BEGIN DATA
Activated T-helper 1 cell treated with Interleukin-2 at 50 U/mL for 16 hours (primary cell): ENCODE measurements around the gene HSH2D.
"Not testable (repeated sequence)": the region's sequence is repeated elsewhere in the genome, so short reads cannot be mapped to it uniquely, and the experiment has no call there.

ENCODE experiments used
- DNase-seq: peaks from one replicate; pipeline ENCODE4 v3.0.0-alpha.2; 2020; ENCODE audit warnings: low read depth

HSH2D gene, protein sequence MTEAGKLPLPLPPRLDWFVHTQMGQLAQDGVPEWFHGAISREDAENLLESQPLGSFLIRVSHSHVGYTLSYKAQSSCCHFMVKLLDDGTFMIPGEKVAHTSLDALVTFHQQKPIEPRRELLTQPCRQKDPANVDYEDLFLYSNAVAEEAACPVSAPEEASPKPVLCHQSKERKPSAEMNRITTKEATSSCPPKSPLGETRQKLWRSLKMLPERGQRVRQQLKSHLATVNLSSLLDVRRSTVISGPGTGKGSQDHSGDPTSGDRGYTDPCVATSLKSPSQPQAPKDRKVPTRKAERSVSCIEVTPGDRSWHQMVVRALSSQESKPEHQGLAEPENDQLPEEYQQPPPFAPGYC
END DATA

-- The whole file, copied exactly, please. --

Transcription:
Activated T-helper 1 cell treated with Interleukin-2 at 50 U/mL for 16 hours (primary cell): ENCODE measurements around the gene HSH2D.
"Not testable (repeated sequence)": the region's sequence is repeated elsewhere in the genome, so short reads cannot be mapped to it uniquely, and the experiment has no call there.

ENCODE experiments used
- DNase-seq: peaks from one replicate; pipeline ENCODE4 v3.0.0-alpha.2; 2020; ENCODE audit warnings: low read depth

HSH2D gene, protein sequence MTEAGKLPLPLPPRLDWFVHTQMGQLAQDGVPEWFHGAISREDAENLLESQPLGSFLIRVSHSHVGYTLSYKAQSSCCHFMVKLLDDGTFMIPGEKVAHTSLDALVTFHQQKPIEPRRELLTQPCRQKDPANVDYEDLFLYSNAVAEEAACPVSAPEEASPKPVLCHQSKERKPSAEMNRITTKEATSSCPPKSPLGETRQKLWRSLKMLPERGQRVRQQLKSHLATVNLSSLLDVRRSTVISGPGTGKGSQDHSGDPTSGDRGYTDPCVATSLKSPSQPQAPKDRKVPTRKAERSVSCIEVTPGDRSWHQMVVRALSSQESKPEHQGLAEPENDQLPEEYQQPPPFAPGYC